Friday, February 4, 2011

BD Hot Stove: NL Central Prospects | Baseball Digest

The Cardinals Shelby Miller coming soon to a ball park near you.

BD Hot Stove: NL Central Prospects | Baseball Digest

It’s the second to last Friday before pitchers and catchers report. Yes, the Hot Stove may be cooling off, but we’re just getting warmed up here at Baseball Digest. Spring training is a time for rejuvenations, the sound of ball popping into mitt and glove, the crack of the bat, the warmth of the Florida or Arizona sun, and the chance to get a glimpse of the talent pool in each organizations. So starting today the Hot Stove takes a look at the top prospect in each organization, beginning with the NL Central. These are some of the kids that will be getting eye balled during the coming month and a half.

NL Central Prospects

Reds: Obviously, Aroldis Chapman is the top man, but he’ll be on the 25 man roster heading North for opening day. The next most popular prospect is catcher Devin Mesoraco (Baseball America rates Billy Hamilton as the #2 guy behind Chapman). Mesoraco was the 15th overall pick in the 2007 draft and was selected from Punxsotawney High School. (No word on if he saw his shadow on draft day.) Listed as 6’1″, 220 lbs, Mesoraco split 99 games in 2010 between High ‘A’ and Double-A ball before a 14 game look at Triple-A Louisville. The 22-yr old should spend the entire season in Triple-A this season after he hit26 home runs last year and put up a combined .302/.377/.587 split.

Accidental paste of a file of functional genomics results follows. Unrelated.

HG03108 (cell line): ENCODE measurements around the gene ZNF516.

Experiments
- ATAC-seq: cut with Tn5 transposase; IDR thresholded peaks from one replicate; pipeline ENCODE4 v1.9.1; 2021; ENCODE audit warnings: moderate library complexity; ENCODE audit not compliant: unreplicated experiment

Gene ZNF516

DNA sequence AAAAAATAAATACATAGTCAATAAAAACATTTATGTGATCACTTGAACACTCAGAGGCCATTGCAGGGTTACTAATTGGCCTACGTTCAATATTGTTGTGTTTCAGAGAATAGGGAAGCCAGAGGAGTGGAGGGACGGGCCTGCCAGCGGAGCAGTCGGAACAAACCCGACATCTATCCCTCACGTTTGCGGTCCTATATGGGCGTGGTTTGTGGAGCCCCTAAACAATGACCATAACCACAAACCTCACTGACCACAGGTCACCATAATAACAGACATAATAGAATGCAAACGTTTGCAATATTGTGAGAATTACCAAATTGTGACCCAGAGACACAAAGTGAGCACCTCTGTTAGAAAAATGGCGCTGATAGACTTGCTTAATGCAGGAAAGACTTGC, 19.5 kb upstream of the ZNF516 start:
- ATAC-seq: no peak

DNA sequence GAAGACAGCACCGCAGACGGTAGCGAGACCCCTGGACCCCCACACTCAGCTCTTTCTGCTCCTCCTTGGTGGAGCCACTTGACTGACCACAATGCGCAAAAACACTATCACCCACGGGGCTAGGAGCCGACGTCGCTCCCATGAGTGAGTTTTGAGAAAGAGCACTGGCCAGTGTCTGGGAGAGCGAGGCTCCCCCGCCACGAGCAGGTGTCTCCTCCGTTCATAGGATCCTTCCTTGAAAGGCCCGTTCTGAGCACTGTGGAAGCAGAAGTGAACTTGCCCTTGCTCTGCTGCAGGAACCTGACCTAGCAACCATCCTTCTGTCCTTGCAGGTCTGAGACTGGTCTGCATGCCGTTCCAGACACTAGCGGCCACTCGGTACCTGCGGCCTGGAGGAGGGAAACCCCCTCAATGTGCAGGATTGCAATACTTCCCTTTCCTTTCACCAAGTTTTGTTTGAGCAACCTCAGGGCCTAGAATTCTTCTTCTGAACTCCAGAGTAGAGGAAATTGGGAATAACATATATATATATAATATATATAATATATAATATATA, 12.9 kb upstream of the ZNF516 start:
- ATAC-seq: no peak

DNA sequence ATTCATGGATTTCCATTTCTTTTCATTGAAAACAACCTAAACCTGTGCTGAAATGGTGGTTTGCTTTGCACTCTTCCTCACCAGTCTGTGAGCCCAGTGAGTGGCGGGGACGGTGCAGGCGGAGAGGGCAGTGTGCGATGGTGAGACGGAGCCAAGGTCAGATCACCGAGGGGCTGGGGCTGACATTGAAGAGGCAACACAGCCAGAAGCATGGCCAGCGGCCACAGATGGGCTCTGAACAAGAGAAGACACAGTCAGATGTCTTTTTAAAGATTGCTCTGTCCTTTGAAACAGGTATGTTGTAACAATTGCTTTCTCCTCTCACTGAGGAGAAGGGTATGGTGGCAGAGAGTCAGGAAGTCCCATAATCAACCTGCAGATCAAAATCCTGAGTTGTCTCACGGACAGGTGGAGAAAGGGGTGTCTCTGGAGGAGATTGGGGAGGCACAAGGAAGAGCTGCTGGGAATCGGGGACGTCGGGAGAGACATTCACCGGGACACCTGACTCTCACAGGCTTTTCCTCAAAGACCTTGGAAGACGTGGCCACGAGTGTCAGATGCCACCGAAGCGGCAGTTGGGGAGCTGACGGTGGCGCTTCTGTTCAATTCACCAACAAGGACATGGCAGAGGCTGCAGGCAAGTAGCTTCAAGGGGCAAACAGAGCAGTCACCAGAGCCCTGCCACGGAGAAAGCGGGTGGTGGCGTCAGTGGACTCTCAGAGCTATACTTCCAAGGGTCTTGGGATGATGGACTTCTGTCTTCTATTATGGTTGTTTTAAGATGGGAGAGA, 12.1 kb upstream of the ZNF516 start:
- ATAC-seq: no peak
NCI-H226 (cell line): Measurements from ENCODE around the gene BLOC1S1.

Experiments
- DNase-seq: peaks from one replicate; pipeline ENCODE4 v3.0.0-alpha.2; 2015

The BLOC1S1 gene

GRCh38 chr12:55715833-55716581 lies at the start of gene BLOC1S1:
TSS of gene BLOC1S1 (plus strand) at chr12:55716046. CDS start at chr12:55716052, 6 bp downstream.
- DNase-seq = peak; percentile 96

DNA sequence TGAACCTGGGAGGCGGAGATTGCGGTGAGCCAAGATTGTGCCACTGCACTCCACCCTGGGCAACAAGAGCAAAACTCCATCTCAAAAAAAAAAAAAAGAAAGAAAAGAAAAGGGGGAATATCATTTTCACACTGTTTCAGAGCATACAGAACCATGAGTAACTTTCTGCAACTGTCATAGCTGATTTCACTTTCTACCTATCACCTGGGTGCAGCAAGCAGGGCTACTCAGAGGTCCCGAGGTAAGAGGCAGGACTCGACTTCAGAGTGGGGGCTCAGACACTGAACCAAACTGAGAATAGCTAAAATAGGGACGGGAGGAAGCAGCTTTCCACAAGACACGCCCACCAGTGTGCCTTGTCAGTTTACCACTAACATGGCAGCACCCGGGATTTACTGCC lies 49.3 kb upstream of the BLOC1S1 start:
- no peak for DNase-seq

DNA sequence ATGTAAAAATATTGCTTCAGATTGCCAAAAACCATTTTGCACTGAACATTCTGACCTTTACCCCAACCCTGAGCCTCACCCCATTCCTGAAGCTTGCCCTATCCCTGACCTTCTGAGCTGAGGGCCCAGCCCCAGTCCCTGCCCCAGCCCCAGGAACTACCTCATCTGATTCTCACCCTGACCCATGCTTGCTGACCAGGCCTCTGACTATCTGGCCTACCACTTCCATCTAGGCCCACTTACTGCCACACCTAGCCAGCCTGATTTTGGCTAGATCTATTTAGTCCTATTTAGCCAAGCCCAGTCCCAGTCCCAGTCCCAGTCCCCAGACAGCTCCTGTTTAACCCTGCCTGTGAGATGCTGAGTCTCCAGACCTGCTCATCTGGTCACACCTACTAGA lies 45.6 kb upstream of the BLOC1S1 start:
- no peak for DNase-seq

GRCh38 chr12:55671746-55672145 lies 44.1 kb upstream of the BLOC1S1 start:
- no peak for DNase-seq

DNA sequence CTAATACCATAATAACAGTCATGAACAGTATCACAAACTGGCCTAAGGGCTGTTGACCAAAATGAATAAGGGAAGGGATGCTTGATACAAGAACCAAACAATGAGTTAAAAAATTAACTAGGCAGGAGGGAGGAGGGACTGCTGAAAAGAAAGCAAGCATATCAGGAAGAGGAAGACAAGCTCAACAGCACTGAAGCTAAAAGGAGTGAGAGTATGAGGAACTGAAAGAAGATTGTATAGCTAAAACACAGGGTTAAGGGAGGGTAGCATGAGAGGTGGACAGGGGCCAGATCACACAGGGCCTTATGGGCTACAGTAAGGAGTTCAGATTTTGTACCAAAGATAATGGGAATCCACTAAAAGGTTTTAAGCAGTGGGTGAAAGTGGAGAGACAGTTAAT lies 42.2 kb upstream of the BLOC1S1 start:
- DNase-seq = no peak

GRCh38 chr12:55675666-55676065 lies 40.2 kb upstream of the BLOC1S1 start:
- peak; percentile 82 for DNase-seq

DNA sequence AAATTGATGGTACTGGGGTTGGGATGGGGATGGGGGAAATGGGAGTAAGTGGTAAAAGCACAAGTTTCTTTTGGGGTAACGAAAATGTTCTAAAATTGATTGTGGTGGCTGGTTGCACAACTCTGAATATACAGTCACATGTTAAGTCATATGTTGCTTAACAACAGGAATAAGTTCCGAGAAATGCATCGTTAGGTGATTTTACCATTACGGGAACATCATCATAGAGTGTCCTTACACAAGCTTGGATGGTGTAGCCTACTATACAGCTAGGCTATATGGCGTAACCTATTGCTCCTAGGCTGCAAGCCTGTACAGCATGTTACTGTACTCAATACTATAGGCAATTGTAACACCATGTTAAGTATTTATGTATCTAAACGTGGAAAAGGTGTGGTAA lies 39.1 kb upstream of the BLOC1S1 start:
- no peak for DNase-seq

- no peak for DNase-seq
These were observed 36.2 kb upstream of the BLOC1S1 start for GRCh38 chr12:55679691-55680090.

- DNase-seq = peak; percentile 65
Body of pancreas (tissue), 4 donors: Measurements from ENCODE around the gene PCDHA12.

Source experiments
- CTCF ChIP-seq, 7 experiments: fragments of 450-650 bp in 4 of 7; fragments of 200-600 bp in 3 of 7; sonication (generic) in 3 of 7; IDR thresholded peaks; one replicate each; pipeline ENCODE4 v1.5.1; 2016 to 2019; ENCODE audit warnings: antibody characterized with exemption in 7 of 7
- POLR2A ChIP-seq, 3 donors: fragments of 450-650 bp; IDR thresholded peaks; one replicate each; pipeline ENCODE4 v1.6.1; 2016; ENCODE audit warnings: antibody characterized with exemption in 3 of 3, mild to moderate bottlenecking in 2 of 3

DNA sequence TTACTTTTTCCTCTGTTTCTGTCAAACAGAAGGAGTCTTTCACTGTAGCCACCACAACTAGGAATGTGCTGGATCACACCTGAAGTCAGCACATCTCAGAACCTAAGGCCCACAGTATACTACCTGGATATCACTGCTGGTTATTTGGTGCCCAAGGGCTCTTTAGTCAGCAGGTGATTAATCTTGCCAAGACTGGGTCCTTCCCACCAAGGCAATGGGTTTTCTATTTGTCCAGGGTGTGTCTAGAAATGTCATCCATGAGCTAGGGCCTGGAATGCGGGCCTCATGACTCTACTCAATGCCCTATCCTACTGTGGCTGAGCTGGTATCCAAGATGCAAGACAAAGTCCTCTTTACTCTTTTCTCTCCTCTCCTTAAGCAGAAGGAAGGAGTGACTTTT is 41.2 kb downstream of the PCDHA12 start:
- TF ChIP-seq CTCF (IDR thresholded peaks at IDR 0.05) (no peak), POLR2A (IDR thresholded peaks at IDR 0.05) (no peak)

Mesoraco also showed some good discipline at the plate, drawing 43 walks while striking out just 80 times in 451 plate appearances. As for defense, this from baseball analyst John Sickels, “Defensively, he remains vulnerable to passed balls and excessive errors, but he’s thrown out 40% of runners trying to steal on him, and there seems to be a general consensus that his other defensive issues will get better in time.” Sickels actually did a 180 degree flip on Mesoraco, thinking he was a complete bust prior to the 2010 season. It should be noted that Mesoraco’s development was also slowed by Tommy John surgery in high school.

Cubs: Outfielder Brett Jackson and pitcher Trey McNutt (great name) are the top choices among those in the know. For today, we’re going to focus on Jackson, the 31st overall pick in the 2009 draft. The University of California-Berkley junior was ranked by Baseball America as the second best athlete in his draft class. After posting a .908 OPS in rookie and ‘A’ ball, Jackson showed some of the offensive skills in 2010 that turned scouts on to him. Playing at Dayton (‘A+’) and Tennessee (‘AA’), Jackson showed power (12 HR), speed (30 SB, 14 2B, 12 3B), and the ability to set the table (73 BB, .395 OPS). He will need to cut down considerably on his strikeouts (126) though.